Changing the Game: The Social Media Game

With election campaigns heating up nationwide and President Barack Obama’s tenure closer to an end, I can’t help but bring up a trend that he started for Presidents for years to come. Opinions on Obama and virtually every other president in U.S. History run the gamut from “he was good” to “he should be burned at the stake.”

As someone who works in marketing and is very familiar with social media, I’d like to mention an undeniable truth about his campaigns and presidential run. He had a really good social media team. His Facebook page was constantly filled with pictures of him and his family, shooting hoops, shots from Air Force One, etc. You could even argue inlarge part that his social media presence and ability to connect with millennials and young voters (18-24) was a prominent part in winning his first election, or even getting them to vote in the first place. This demographic voted in large numbers in 2008 at 49%, while Obama took 66% of the voters under 30.

You could also argue that, as the first president to ever utilize social media, he forever revolutionized the position by making any candidate from here forward be active and engaging on social media. And not just on bills, but to actually include the audience in their daily lives. Yes, Barack can’t take all of the credit, as his rise to power coincided with the dawn of social media, but it can’t be denied that he did it better than anyone else we could’ve foreseen.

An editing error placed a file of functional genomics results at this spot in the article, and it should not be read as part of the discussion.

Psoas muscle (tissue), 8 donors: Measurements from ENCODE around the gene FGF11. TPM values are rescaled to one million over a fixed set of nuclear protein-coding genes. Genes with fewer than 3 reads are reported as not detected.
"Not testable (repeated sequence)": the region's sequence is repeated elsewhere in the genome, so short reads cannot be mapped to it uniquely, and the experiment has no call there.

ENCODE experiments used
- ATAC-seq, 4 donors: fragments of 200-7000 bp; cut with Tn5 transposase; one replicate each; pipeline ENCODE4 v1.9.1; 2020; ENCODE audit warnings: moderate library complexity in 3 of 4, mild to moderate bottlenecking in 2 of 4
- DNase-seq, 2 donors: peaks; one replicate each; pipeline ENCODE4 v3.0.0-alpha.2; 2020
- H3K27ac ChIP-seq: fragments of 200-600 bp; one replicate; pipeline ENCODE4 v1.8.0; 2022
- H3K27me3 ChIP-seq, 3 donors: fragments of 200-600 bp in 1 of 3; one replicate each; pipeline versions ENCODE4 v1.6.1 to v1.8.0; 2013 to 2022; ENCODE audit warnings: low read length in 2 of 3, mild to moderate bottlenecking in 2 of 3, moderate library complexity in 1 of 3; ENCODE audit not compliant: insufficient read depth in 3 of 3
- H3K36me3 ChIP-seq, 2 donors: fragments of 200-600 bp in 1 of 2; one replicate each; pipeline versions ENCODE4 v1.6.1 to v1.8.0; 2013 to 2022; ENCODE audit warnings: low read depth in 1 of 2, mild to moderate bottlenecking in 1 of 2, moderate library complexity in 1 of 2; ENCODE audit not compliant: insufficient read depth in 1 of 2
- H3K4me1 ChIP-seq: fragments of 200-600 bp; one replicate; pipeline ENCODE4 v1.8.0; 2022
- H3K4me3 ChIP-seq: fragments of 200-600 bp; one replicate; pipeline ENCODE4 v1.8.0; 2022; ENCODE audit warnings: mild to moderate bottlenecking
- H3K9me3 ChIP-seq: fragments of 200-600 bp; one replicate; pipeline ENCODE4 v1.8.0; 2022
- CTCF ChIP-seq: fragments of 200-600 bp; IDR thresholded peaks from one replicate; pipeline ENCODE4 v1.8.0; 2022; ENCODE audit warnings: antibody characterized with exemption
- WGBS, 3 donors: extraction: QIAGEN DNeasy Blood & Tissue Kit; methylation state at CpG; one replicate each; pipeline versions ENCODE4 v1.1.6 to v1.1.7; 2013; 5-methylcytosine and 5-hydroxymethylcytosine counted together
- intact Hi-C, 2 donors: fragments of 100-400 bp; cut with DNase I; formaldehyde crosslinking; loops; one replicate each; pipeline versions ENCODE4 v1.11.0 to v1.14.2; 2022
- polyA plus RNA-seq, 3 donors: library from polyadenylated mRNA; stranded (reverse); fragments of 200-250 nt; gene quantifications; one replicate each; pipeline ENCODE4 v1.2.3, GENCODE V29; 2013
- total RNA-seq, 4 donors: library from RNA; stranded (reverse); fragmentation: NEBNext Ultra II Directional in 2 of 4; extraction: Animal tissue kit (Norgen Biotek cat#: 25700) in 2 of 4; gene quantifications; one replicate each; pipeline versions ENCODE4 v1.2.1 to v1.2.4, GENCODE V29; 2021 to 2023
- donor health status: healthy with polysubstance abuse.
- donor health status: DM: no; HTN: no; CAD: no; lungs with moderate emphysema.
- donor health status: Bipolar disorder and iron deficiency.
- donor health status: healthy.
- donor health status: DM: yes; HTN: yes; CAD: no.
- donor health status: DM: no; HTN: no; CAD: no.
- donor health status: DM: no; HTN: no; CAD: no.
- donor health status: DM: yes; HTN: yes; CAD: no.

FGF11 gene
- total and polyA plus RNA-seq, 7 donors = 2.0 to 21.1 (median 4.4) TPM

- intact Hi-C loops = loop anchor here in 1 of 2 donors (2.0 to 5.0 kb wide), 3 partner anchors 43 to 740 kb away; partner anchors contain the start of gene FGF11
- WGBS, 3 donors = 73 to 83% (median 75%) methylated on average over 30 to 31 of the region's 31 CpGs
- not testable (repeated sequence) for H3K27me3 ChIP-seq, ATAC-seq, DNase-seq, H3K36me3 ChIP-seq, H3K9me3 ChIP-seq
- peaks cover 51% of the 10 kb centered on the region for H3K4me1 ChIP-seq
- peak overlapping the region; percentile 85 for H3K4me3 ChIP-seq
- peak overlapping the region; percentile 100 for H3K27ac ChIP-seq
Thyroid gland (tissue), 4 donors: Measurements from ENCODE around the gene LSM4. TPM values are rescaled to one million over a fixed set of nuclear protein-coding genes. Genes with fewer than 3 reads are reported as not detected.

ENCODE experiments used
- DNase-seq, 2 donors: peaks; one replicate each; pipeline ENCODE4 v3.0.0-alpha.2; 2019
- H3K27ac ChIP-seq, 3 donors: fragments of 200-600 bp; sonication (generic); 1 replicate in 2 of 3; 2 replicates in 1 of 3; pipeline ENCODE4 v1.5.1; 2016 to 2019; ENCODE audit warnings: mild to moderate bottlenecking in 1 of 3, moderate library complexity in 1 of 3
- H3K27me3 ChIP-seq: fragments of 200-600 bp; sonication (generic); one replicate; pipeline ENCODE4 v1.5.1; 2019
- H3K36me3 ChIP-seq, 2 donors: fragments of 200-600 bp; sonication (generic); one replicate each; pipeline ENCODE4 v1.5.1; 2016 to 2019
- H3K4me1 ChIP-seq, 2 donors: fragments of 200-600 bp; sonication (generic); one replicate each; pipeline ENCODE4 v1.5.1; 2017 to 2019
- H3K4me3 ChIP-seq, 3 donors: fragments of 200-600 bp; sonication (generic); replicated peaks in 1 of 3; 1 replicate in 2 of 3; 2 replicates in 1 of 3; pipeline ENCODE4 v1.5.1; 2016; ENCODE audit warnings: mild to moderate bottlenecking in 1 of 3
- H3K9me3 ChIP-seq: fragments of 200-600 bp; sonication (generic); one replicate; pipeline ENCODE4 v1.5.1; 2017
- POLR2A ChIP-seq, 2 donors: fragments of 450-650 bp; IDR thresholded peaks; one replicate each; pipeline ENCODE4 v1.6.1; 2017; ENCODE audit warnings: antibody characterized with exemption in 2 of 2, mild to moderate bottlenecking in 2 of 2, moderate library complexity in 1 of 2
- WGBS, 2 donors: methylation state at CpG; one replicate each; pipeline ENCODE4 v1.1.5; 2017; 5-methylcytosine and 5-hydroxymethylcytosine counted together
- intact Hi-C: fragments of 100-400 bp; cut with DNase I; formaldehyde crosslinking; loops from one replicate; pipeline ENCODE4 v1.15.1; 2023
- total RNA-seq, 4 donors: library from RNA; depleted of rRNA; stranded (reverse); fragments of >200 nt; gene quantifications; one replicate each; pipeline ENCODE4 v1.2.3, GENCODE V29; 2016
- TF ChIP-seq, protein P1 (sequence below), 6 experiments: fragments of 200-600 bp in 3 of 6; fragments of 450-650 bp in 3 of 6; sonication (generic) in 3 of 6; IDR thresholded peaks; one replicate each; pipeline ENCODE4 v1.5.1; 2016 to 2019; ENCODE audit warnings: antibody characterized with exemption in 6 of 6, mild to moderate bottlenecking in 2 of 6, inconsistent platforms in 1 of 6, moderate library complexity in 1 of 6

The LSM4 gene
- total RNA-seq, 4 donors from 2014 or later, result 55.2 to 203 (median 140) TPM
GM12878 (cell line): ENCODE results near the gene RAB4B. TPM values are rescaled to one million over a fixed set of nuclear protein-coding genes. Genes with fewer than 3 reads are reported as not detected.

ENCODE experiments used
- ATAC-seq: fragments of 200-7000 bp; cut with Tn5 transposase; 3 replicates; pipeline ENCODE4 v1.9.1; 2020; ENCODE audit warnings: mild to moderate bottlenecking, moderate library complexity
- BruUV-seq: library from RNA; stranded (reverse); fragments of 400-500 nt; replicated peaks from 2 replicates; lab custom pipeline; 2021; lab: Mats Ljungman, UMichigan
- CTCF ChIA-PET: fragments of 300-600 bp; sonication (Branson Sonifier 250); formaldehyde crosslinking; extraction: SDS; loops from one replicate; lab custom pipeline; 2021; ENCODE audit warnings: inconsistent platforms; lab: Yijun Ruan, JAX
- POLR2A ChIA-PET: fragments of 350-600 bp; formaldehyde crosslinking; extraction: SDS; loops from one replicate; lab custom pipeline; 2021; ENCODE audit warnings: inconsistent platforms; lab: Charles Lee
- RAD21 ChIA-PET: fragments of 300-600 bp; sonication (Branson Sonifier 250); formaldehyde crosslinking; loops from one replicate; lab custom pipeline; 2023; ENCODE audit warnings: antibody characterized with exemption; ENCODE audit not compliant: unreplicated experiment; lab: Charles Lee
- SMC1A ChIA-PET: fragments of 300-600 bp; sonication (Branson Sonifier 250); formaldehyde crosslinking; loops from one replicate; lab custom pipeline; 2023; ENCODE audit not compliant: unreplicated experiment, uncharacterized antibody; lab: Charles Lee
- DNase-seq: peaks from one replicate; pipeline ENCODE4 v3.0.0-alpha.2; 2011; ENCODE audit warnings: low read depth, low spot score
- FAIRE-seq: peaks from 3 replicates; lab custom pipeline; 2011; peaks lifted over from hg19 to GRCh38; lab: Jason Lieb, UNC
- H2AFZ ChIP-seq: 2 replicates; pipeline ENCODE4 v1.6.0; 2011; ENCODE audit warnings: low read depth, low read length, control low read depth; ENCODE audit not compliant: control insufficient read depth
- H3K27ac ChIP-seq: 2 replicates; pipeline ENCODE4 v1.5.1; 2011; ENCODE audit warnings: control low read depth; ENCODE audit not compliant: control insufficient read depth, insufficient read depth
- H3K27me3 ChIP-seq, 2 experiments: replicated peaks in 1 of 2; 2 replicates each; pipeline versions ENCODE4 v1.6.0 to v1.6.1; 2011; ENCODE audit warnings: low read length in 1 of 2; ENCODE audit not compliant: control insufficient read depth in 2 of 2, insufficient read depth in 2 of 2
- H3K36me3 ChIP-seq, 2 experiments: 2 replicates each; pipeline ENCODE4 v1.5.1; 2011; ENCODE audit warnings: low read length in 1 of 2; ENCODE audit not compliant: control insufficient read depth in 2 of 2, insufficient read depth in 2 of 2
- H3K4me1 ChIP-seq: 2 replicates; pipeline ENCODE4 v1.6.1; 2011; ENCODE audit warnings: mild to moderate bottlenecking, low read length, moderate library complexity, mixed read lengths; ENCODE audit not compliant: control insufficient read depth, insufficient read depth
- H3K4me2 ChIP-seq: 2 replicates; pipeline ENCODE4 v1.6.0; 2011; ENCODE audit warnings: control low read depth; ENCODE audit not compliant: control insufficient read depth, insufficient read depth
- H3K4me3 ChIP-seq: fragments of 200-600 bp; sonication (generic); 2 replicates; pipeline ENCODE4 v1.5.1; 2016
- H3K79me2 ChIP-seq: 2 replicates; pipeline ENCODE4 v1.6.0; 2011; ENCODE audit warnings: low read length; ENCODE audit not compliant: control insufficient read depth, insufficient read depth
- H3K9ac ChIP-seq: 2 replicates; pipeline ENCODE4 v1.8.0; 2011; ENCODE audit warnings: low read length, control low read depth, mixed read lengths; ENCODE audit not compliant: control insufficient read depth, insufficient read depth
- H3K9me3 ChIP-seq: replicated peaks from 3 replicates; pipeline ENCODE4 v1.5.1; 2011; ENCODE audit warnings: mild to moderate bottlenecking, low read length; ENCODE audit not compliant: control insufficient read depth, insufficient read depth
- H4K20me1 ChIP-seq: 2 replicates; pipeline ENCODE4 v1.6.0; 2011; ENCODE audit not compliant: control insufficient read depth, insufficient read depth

Most candidates, and presidents for that matter, prefer to keep their personal lives private (as much as they can given the position). Barack, however, seemed to embrace it. He took it a step further, even making multiple late night talk show appearances, most notable being Jimmy Kimmel. On his multiple appearances, he talked some politics. But mostly, he just talked. In one particular bit, Kimmel rattled off questions about what it was like to be president, specifically, to live in the White House. “Does the dentist come to you?” and other questions gave an unprecedented look into the President’s daily life. One we had never been given access to, at least at this level.

Which is exactly what the people want. People want to relate to celebrities and those in power and get to know them, or at least understand them. And there is no one an American citizen wants to understand or have more access to than the leader of the free world. As the ending of Barack’s presidency nears, it’s already intriguing to think that some of the things he did because he wanted to (go on Jimmy Kimmel, start a POTUS Twitter account) are things the President will HAVE to do going forward (be active on Facebook and Twitter, make appearances outside of the norm where there is nothing to plug).

Disclaimer: I can honestly say I don’t support the Democratic or Republican party. #giveemhellbernie

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